Autoimmune disorders make up a very large disease category in which many common conditions fall, such as rheumatoid arthritis, lupus, Crohn’s disease, ulcerative colitis, multiple sclerosis, type 1 diabetes, psoriasis, autoimmune thyroid disease and many more. In autoimmune disease, the immune cells synthesise so-called autoantibodies against the body’s own tissue. The antibodies signal to other immune cells to destroy proteins or lipids in the tissue, as the body mistakenly sees these as invaders. Which tissue is affected determines which disease you are diagnosed with.
Many factors have been shown to cause or increase the risk of autoimmune diseases. The risk of developing autoimmunity is particularly high when you have the following three risk factors: 1) genetic sensitivity 2) elevated intestinal permeability (also called “leaky gut”) and 3) an external trigger; i.e. an environmental factor. This triad of factors ‒ or one of them in isolation ‒ causes most autoimmune diseases. Consequently, co-morbidity is also high; if you suffer from one autoimmune disease, you’re at major risk of developing a second, a third, etc. However, research has shown that the importance of your genetic makeup is very limited. Individual genetic variations can increase vulnerability to certain diseases. However, diet, lifestyle and other environmental factors determine how genes are expressed, i.e. whether they are turned on or off. Sometimes, a genetic variant causing an impairment of some biological function is only an issue in the presence of a specific kind of burden. The importance of genes has been downplayed in favour of intestinal health and trigger factors when it comes to the development of autoimmune disease.
Intestinal permeability or leaky gut is a phenomenon that has been found to be present in all autoimmune conditions where it has been scientifically investigated. Leaky gut means that the intestinal mucosa becomes fragile and permeable. Consequences are numerous. Toxins from intestinal bacteria (“endotoxemia”) and larger particles from the diet are allowed to pass through the barrier, a barrier that normally should only let fully digested nutrients through. This leads to activation of the immune system located just inside the intestinal wall. Immune cells start to communicate to activate each other and begin releasing large amounts of proinflammatory molecules. Entire microorganisms can also pass the barrier, which has been observed in conditions such as lupus, type 1 diabetes and myalgic encephalomyelitis (sometimes called chronic fatigue syndrome, or ME/CFS for short). The phenomenon is called microbial translocation and can cause inflammation and autoimmunity in tissues located far from the gut. In microbial translocation, the body’s immune system reacts similarly to an infection. Damaged intestinal mucosa is also less able to absorb nutrients, which in itself can reduce the body’s ability to heal as well as impair the ability of the immune system to function optimally.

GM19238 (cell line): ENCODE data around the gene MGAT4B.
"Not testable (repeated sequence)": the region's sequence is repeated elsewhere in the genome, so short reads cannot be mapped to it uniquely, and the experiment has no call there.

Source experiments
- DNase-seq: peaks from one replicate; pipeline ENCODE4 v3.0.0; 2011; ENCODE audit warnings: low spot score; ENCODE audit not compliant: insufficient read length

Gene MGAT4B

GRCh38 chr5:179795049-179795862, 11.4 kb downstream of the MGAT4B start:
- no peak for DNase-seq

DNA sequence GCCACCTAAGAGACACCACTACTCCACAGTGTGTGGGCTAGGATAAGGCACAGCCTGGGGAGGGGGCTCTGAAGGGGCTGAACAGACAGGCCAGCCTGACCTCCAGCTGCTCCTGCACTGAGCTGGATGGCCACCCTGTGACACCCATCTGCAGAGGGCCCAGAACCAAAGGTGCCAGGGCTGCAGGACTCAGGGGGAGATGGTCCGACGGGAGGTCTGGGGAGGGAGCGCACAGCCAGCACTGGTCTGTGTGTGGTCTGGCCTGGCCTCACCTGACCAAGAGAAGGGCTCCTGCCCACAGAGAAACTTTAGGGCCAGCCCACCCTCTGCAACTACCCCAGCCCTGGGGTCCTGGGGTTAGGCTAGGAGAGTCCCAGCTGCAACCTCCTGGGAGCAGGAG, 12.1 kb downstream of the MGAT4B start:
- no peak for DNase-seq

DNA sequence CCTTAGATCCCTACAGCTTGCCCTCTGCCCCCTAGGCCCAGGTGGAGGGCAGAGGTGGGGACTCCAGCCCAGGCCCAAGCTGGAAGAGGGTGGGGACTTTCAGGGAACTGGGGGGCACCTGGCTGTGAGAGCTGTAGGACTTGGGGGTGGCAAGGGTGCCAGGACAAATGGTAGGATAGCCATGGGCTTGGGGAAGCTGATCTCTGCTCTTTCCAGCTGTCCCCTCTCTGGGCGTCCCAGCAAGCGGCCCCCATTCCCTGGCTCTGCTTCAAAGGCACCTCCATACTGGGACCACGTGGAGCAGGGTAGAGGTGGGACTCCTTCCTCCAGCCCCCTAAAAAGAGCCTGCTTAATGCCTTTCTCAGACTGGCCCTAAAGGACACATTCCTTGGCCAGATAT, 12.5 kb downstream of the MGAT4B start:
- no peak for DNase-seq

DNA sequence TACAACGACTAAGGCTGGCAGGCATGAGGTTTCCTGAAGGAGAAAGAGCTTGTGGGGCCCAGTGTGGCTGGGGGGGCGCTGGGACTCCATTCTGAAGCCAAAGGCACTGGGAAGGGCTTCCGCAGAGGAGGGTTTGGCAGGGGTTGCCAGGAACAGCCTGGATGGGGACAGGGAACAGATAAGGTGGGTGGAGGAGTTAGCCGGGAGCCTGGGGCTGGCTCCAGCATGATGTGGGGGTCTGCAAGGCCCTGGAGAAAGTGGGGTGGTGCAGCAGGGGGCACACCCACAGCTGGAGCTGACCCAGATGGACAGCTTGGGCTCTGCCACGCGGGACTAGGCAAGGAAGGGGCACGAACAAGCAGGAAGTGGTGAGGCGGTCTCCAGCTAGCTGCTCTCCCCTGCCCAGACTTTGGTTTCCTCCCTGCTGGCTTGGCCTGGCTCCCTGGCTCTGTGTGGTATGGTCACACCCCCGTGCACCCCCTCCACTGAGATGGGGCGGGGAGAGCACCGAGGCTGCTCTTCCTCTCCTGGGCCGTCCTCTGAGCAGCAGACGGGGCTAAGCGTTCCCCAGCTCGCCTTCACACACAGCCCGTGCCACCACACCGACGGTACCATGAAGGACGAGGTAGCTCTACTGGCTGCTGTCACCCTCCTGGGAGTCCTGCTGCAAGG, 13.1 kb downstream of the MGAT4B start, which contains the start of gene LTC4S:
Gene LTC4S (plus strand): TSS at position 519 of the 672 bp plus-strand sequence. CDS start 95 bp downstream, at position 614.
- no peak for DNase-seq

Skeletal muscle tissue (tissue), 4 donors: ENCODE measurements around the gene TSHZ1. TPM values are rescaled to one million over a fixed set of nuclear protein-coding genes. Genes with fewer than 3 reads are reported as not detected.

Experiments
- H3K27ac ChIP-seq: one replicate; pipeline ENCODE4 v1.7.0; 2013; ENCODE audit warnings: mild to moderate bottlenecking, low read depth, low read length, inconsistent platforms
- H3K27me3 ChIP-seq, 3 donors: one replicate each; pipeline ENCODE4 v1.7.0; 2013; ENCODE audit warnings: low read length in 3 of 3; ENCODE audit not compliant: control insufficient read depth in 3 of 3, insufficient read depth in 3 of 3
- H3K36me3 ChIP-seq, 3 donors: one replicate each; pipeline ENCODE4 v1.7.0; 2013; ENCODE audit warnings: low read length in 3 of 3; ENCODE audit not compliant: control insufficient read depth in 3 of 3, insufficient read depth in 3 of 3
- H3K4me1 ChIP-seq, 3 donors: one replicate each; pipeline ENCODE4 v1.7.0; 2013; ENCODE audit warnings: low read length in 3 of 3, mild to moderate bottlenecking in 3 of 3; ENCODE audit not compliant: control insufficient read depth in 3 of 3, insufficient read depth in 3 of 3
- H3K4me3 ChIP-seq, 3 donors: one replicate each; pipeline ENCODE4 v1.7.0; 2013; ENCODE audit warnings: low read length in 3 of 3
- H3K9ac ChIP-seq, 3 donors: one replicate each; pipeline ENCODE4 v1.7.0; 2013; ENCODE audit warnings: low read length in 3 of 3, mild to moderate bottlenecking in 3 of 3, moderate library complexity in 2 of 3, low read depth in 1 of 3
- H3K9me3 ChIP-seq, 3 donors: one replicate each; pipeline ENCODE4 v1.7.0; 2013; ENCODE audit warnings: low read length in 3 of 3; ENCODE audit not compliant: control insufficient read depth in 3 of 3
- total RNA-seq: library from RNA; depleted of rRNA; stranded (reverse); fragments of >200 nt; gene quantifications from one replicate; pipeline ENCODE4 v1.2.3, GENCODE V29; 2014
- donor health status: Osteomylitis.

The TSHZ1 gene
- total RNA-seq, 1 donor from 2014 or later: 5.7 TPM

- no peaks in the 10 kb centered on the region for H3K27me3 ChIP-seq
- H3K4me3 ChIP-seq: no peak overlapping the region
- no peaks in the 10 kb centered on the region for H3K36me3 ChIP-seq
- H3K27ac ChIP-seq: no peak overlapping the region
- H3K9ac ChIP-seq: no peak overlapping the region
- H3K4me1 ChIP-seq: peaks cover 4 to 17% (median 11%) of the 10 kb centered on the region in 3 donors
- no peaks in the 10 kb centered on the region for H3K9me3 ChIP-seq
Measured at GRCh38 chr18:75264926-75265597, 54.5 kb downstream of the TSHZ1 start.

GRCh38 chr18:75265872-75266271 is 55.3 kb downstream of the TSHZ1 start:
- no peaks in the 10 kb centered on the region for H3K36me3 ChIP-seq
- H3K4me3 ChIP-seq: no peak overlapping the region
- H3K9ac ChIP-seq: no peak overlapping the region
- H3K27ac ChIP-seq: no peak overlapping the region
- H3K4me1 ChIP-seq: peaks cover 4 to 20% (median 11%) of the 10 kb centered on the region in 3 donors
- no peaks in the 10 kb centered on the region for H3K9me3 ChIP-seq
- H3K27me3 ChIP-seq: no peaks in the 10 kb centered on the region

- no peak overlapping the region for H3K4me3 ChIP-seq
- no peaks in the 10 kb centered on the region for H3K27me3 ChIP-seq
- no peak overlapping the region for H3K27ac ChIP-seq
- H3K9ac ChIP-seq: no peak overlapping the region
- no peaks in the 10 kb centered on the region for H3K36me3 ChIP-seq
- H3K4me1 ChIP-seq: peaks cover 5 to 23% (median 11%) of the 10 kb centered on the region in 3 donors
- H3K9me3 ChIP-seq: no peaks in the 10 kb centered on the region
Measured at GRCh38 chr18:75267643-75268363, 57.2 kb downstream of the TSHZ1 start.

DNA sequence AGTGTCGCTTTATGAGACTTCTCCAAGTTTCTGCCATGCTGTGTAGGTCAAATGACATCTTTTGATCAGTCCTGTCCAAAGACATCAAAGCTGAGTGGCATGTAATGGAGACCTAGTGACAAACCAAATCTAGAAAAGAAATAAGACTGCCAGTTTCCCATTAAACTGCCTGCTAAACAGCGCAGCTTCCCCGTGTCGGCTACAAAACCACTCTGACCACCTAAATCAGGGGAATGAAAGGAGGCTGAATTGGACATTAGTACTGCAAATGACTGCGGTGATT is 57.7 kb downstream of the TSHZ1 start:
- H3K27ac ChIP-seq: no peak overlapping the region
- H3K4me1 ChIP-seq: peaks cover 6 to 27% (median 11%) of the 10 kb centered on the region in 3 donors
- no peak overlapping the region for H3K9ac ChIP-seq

There are many potential causes of leaky gut, such as gut flora composition, presence of SIBO, nutritional deficiencies, and dietary components such as gluten, casein (milk protein) and other peptides (small proteins) that may be difficult to break down. Lifestyle factors such as stress, lack of sleep, certain pharmaceutical drugs and a sedentary lifestyle can also contribute to leaky gut.
Often, there’s an additional trigger that along with leaky gut increases the risk of autoimmunity. One example is infections. Epstein-Barr is a virus that is particularly associated with autoimmunity. However, many other infections – both viral and bacterial – have been shown to cause an autoimmune reaction. In fact, infections might be the most widely known trigger of autoimmune disease across the medical and scientific professions. Toxic metals such as mercury, cadmium and aluminum make up another category that can play some role in autoimmunity, especially when it comes to neurological diseases.
Formation of autoantibodies can sometimes be secondary to a tissue or cell injury caused by surgery for example. Proteins from the internal environment of a tissue or a cell are exposed, whereupon the immune system forms autoantibodies against these proteins that should not normally circulate freely.
Medical research has revealed that vitamin D deficiency is a very important factor in the development of all types of lifestyle diseases, including autoimmune diseases.
Each patient with autoimmune disease has a unique combination of underlying factors that triggered their condition. At Nordic Clinic, we carefully review each patient’s history and recommend tests and interventions based on their unique symptom picture, lifestyle and contributing environmental factors.